We talk of examples of horror imaging of women – and what to expect – hags, bimbos, femme fatales, victims screaming in Hammer films, and identify such female figures in everything from Species and Species II to Keats’ Lamia and Poe’s Ligeia, vampire women, Medusa, sirens, devouring creatures and conventional horror figures, eg of Denis Wheatley’s valuing and insisting on patriarchal controls over women’s sexuality in To the Devil a Daughter.

What kind of beliefs and values are these built on? What do they undercut? How are the female figures and characters being used?

We look then at dreams and nightmares, at houses which seem neighbourly and safe but which turn into houses of horror –
A Nightmare on Elm Street
The Amityville Horror
House of Usher

We are moving between 19th century and 20th and 21st-century texts – Poe, Keats, Stoker etc and late 20th century/early 21st-century films, to capture the variety of their experience.

Onto Some Writing
Having identified the tropes, locations and the formulae I ask them to:

Think carefully, then spend 20 minutes on the writing.

Pick something that is an everyday part of your life, your work, someone or something that you are familiar with or feel safe about, and turn it into a short horror story or poem. Destabilise what is comfortable about this – familiar family turned dangerous or Other, familiar trip turned threatening and deadly, disease transferred in an everyday setting, bugs, spiders, aliens….

Notice the elements of:
• Setting
• Atmosphere
• Tone
• Pace
• Character
• Point of view
• Event
• Build up of suspense and then revelations, explosions, and resolutions, or not
• Adjectives and adverbs
• And so on

To help them along I offer a few lines as starters (these come from any part of the short tale):

1. There was a sudden noise in the corner, and turning to see what it might be, she….

2. It had seemed such a good idea in the beginning….

3. ‘No doctor, you must listen to me, my husband is not my husband….’

4. ‘I’ll just go and take a look, I’ll be back in a moment….’

5. It was at that moment that he realised it was all going horribly wrong….’

6. The figure turned, revealing….’

They build these short pieces of work up. Then they share and act as critical friends to each other (15 mins either way).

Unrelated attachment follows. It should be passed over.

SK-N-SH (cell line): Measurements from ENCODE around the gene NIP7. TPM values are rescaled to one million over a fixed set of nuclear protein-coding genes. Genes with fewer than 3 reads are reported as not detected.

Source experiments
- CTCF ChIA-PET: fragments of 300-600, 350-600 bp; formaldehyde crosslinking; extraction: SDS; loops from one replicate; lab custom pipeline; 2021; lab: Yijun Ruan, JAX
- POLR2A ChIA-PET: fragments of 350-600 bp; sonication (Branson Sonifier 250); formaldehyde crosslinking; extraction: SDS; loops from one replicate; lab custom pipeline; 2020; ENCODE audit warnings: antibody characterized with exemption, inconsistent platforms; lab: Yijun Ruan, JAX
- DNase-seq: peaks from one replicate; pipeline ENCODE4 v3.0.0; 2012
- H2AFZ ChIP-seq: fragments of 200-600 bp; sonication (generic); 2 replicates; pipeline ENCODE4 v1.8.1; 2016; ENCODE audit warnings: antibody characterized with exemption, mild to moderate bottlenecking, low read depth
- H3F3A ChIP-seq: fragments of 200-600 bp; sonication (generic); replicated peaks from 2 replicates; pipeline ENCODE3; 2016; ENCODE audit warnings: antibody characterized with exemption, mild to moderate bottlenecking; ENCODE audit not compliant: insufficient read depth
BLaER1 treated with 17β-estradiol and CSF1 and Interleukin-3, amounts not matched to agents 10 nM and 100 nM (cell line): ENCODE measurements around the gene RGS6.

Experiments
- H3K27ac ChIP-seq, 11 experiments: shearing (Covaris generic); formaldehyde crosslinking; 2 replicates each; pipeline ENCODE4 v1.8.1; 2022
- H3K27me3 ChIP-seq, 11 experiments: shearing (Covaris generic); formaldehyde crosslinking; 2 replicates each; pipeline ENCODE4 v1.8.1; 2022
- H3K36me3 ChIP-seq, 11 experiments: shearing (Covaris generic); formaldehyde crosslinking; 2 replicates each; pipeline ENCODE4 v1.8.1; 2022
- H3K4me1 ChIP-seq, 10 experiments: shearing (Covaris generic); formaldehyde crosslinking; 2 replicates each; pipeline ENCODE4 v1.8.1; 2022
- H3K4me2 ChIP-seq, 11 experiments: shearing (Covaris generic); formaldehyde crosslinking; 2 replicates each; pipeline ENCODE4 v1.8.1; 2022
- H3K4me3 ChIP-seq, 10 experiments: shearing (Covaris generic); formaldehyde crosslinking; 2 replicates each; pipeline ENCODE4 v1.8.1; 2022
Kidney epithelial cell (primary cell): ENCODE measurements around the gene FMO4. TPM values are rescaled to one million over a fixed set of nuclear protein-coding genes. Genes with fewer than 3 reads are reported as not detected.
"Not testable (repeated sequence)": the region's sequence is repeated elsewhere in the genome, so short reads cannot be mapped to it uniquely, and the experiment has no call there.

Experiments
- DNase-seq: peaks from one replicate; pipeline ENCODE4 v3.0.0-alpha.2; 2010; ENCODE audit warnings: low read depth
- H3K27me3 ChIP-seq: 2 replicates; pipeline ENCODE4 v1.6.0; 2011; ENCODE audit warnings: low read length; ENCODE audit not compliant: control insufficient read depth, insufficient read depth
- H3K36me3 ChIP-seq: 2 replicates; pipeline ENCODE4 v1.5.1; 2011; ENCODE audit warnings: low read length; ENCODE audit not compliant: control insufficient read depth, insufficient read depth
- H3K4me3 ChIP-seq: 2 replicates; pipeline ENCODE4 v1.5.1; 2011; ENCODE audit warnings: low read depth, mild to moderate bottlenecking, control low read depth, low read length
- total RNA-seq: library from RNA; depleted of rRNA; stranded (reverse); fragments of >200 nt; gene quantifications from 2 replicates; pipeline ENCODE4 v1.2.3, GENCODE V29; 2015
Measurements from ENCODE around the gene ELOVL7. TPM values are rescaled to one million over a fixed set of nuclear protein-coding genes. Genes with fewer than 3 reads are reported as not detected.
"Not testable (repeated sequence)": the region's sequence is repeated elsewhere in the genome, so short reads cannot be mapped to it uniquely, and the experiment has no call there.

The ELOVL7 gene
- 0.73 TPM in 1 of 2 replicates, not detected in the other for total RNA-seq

What the intention is? What are the perceived threats? Where is the horror atmosphere? How is it constructed? How are other elements (character, narrative point of view, voice, setting, etc) working, and also, clarifying – is there a message? A warning? A revelation? An ironising? In here too?

Each makes some suggestions about where the little stories can be further developed. The writer then decodes what else to do (not necessarily what has been suggested). Then they work for a further 20 mins on the piece. Some are read out – this is a personal choice. Everyone else is invited to make positive comments.

This is usually a fun, cathartic experience which offers the opportunity to identify the characteristics of the genre in action, and the kind of responses which it provokes in its readership.

These are only starter exercises. Longer creative writing courses, courses with several weeks devoted to horror, would move beyond the starters to the honing of the very different pieces these students would produce, each from somewhere in the depths of a mix of their own experiences, their imaginations, and what they have read or seen before.

You would have to search their portfolios, their secret drawers and arcane little magazines to find out what else these students might have written later. And little did I know, as I left the solid, stone building in the ancient city of ivy clad walls and incessant rain in that dark November afternoon, turning down a gloomy and unexpected side street, to find my car….

Website maintained by Michelle Bernard - Contact michelle.bernard@anglia.ac.uk - last updated May 27, 2009